Former addicts tell their stories on line

Two drug websites launching today aim to put a face on addiction with "raw, authentic and uncensored" video testimonials from former addicts. and are part of a three-year, $1 million project by the Drug Foundation and Ministry of Health.

The websites feature stories from a variety of men and women about the highs and lows of drug use and treatment.

"I don't want to go back down that road. It's very dark, very messy, and very lonely in spite of the fact it feels so loving, and so nice, and so social at the time," one man said.

"It's a complete love relationship. That's what makes it so powerful, so destructive for me. Because that becomes more important than my relationship," another said.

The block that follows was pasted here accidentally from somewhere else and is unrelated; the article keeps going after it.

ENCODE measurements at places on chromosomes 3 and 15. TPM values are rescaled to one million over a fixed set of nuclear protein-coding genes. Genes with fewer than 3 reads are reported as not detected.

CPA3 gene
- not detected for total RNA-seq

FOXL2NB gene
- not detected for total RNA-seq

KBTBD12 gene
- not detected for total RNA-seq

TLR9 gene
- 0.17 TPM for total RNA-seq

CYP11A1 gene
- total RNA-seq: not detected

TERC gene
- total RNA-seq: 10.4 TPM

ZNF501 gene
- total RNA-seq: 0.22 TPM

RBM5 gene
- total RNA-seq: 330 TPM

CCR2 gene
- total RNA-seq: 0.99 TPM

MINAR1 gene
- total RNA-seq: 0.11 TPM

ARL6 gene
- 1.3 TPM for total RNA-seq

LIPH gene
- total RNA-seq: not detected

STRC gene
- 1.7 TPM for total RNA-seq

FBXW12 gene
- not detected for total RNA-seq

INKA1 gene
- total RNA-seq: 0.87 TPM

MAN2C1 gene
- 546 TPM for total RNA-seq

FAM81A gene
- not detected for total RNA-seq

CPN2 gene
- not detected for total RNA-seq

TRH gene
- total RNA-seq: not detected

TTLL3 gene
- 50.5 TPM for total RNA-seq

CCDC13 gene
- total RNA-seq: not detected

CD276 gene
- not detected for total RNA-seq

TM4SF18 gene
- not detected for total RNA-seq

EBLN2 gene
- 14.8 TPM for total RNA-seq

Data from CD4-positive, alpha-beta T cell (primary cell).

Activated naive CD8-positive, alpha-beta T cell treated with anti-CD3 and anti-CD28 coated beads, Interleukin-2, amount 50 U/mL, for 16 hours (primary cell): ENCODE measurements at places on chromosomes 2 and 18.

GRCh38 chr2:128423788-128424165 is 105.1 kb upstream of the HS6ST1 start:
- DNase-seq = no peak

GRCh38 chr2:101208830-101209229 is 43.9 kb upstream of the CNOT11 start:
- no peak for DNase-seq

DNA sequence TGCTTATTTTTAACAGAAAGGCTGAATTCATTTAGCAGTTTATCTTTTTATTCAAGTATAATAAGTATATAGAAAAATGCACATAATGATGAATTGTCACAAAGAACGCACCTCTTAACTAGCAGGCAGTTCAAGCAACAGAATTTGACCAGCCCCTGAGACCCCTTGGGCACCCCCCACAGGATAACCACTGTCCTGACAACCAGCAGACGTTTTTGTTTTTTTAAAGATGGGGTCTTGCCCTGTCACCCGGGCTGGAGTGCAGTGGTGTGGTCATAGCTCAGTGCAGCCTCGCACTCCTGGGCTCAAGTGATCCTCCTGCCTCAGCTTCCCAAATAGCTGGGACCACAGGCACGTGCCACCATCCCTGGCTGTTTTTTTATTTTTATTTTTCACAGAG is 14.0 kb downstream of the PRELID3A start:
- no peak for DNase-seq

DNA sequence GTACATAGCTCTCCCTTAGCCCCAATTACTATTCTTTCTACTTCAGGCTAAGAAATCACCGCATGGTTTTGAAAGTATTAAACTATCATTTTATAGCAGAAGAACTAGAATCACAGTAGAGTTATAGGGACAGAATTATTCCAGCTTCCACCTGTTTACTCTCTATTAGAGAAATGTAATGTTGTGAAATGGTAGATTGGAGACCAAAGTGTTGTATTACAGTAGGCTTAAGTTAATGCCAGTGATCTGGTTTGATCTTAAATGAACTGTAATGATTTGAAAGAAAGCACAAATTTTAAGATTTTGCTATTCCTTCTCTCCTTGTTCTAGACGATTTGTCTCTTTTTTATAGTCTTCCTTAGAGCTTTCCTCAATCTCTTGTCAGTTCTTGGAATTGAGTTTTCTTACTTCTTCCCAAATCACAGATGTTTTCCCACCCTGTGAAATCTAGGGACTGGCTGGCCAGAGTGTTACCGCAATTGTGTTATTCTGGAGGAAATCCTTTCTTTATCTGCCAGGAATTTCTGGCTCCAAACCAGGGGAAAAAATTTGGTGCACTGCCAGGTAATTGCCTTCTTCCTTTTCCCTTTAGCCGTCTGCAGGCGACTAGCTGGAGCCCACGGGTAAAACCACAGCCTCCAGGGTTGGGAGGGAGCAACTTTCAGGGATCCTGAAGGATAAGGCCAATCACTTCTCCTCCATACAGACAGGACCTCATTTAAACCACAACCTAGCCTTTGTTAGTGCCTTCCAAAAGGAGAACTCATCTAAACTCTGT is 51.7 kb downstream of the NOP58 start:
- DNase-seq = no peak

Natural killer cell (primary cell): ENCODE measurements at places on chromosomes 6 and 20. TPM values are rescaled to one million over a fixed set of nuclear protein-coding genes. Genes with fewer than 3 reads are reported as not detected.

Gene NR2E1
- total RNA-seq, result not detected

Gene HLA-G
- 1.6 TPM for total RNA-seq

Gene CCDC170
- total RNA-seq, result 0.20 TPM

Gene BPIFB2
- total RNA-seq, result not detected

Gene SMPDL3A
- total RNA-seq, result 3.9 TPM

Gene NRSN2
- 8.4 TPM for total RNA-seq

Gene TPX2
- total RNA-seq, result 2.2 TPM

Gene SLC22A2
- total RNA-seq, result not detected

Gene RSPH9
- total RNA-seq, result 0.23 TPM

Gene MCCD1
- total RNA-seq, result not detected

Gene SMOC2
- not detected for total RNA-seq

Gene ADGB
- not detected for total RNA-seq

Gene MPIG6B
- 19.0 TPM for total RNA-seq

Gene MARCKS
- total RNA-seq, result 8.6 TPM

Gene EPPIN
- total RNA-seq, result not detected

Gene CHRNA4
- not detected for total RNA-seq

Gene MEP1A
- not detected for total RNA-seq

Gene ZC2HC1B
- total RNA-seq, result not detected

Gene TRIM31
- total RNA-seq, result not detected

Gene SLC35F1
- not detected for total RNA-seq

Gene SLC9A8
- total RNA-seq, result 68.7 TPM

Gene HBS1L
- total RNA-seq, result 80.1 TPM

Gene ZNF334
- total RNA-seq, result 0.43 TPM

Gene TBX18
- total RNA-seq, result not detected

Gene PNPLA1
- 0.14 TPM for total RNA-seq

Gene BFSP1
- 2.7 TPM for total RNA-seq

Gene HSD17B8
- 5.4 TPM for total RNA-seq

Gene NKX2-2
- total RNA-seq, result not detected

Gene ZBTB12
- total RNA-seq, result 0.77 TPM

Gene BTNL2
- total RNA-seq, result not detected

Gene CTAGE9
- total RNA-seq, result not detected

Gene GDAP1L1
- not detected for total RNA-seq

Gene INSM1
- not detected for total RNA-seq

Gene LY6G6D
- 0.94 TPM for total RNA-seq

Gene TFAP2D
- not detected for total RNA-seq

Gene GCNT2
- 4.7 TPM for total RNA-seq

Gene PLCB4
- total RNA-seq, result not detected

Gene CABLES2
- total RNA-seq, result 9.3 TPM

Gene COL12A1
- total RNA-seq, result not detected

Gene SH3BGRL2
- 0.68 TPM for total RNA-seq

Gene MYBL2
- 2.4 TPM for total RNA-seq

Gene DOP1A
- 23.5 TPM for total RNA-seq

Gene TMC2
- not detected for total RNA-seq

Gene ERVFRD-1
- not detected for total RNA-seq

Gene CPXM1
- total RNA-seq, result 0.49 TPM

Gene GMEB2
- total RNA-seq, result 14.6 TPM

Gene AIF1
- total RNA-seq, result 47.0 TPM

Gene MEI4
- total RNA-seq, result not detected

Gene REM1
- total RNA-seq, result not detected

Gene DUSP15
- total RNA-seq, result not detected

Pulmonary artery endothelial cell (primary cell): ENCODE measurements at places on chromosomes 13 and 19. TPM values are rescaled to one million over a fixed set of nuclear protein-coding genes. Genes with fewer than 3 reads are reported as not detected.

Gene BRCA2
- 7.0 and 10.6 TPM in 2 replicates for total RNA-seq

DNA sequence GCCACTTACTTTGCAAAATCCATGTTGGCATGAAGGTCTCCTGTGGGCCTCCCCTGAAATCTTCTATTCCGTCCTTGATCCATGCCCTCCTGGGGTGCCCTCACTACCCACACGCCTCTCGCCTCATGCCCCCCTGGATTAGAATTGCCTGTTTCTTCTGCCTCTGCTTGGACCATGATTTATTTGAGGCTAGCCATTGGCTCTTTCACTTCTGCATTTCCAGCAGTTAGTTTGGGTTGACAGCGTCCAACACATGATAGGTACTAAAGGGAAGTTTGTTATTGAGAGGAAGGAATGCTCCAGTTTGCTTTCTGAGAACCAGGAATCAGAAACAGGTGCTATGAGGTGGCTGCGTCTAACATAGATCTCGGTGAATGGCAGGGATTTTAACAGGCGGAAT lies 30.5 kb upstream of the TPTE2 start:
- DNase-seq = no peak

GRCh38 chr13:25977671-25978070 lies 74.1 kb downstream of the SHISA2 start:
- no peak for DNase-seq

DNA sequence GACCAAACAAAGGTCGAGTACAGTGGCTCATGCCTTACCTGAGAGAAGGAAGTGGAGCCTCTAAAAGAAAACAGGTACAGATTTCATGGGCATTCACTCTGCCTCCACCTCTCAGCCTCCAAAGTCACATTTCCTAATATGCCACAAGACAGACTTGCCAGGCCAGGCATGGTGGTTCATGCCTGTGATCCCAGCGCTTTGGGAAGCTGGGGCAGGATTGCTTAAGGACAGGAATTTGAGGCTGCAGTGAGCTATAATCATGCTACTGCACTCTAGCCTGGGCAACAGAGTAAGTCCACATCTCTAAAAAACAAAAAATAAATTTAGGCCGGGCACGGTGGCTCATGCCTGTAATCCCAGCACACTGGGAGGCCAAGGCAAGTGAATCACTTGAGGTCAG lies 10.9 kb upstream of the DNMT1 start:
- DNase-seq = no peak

"I tried everything to convince myself that my using was sweet. Yet every day, I had proof that things were really f....d up."

Drug Foundation executive director Ross Bell said the websites would help addicts find support and treatment options.

"Those struggling with drug addiction are often caught in a spiral. They want to change but a life without drugs is unimaginable and they see nothing but barriers between themselves and help," he said.

"The stories on these websites show people that others have been where they are and that change is possible."

Mr Bell said the videos were not "preachy" or designed to scare people off drugs.

"Many of the subjects talk about how drugs gradually took control and how their lives and relationships disintegrated as a result," he said.

"It's stuff many people who use drugs will identify with, so we also try and give them information they can relate to about where to get help and what life is like in recovery."

The websites also contained practical advice, such as how to deal with withdrawal symptoms.


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